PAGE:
Amen, brother: I’ve always found that perplexing too. Like you say, the idea that America is the world’s One Great Hope seems to have beguiled many hearts: not in America only, which raises it above simple national arrogance. If nothing else, that would convince me “Empire America” is a major false idol of our day.

    I left a short comment on Andrew’s post of the prophecy. Basically, that if Hilary Clinton becomes president, maybe the prophecy is a true one: which I doubt. But either way, that the “end of “Empire America” is true; and a good thing for revealing which believers hearts’ are more set on God than on the idol.

    blessings, brother ! I always appreciate the Godly commonsense of your posts.

    in Jesus, Steve

  5. 5 Unprofitable Servant
    June 6, 2015 at 9:15 am

    I was NEVER comfortable with Strom’s alleged “leaving the pathetic movement” Yes… pathetic movement…

    He remains a false prophet as you can’t get rid of demons by leaving a movement…

  6. June 10, 2015 at 4:55 am

    Thanks for that reminding scripture, Ian, and Amen ! “…the testimony of Jesus is the spirit of prophecy.” (Revelation 19:10)

    You probably have a point too that Andrew is mostly putting that prophecy out there for discernment and comment. I hope readers measure it against the benchmark you wisely cite.

    blessing, Steve

  7. June 10, 2015 at 10:10 am

    If that is Andrew’s reason for putting out prophecies, I’d have to wonder why he has mostly put out prophecies of a highly questionable nature. As a believer of long-standing, and someone who has seen himself called to some kind of leadership, Andrew’s record of prophetic involvement has often lacked discernment and wisdom and exposed immature believers to some very dodgy “prophecy”.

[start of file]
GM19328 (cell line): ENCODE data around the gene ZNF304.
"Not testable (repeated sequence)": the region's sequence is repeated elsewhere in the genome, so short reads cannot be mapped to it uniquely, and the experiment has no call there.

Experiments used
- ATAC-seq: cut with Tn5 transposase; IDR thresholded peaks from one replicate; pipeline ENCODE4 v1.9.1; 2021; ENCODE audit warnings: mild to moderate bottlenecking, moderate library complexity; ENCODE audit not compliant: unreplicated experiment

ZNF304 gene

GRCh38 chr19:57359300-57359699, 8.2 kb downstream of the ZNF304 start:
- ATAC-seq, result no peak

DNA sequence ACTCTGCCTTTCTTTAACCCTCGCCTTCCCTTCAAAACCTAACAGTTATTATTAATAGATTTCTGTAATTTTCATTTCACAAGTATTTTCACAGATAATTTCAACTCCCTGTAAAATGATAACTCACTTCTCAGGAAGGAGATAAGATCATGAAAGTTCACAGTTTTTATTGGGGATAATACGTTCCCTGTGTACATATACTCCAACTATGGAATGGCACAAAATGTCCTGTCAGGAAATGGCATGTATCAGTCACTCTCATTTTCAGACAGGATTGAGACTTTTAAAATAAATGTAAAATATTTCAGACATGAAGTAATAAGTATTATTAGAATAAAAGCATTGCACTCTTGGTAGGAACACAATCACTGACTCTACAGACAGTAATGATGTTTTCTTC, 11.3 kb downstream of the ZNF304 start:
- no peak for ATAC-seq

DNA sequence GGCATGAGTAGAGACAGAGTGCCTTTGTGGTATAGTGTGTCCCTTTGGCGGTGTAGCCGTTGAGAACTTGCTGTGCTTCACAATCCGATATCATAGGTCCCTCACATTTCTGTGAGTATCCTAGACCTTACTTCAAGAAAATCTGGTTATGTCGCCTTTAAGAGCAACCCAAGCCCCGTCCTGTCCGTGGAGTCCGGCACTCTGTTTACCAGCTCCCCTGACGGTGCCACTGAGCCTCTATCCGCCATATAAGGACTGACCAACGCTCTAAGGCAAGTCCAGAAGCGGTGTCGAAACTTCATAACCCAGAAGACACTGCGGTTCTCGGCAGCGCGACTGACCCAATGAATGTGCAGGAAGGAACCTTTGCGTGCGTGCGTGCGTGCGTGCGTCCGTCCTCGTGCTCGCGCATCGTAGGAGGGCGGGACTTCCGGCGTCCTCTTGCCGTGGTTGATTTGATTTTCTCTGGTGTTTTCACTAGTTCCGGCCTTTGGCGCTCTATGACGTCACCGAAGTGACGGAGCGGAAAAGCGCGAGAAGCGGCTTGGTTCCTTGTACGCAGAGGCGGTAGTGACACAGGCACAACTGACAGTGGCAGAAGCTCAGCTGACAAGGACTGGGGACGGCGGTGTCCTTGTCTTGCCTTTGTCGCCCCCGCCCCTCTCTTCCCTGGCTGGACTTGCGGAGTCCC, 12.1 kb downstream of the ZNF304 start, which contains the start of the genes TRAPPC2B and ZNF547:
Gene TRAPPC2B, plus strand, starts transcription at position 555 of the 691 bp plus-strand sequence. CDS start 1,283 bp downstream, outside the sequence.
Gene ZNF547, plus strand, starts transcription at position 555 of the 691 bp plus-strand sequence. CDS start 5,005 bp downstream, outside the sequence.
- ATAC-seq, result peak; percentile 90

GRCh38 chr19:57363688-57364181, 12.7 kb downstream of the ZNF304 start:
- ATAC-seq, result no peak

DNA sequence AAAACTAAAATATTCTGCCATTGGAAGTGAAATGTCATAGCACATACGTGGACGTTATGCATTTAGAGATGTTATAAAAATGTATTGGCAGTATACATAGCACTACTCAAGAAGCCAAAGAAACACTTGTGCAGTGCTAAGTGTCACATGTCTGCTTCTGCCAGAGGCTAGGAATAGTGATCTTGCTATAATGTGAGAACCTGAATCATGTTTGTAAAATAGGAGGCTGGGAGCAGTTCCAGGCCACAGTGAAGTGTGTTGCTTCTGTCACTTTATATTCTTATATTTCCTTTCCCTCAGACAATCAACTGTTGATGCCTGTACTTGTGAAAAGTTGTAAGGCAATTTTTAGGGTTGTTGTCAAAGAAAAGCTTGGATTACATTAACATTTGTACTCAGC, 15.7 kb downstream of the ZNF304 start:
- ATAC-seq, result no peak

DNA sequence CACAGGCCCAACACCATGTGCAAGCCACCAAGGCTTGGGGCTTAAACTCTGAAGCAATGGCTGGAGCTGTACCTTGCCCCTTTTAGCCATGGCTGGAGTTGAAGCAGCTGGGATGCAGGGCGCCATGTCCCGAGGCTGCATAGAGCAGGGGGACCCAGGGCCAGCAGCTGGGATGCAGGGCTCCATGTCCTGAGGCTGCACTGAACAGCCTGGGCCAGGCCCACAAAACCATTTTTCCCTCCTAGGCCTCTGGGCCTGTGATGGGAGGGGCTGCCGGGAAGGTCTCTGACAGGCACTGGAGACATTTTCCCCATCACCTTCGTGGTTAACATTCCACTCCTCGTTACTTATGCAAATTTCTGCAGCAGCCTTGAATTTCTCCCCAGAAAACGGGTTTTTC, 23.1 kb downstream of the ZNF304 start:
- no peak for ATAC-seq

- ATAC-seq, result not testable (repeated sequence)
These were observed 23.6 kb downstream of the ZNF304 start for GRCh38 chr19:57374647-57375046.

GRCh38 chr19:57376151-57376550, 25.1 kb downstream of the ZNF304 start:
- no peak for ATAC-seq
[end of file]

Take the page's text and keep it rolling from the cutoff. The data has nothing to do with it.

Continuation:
On several occasions I’ve approached Andrew about this. He has often referred to Paul’s statement about not despising prophecy – but I don’t think I’ve ever seen him note how Paul continues, giving the instruction to TEST all things and to hold to what is good.

    “Do not treat prophecies with contempt but test them all; hold on to what is good, reject every kind of evil. (1 Thess 5)

    Despising prophecies, or treating them with contempt does not merely refer to rejecting prophecy. I think that a failure to test prophecy is no less contemptuous of the gift.

    Personally, I would not pass on a prophecy to anyone else before I’d assessed it for myself and considered it genuine; or if I wasn’t entirely sure I wouldn’t submit it to all and sundry, but would refer it to mature believers who I thought could give a wise judgement.

  8. June 10, 2015 at 6:59 pm

    Hi, Tim:

    “Personally, I would not pass on a prophecy to anyone else before I’d assessed it for myself and considered it genuine; or if I wasn’t entirely sure I wouldn’t submit it to all and sundry, but would refer it to mature believers who I thought could give a wise judgement.”

    I’d agree, those are the two best ways to handle prophecy. I don’t know if Andrew operates on those guidelines, but would hope so.

    He has “put out there” some prophecies I’d consider questionable. I’m not sure that indicates his personal vetting and endorsement, though it at least gives that appearance. I’m more inclined to think he puts them out for discernment and comment…overestimating his audience’ maturity and wisdom.

    Either way, it’s troubling. If that’s more than just a subjective impression, maybe God will speak to him about it.

    blessing, Steve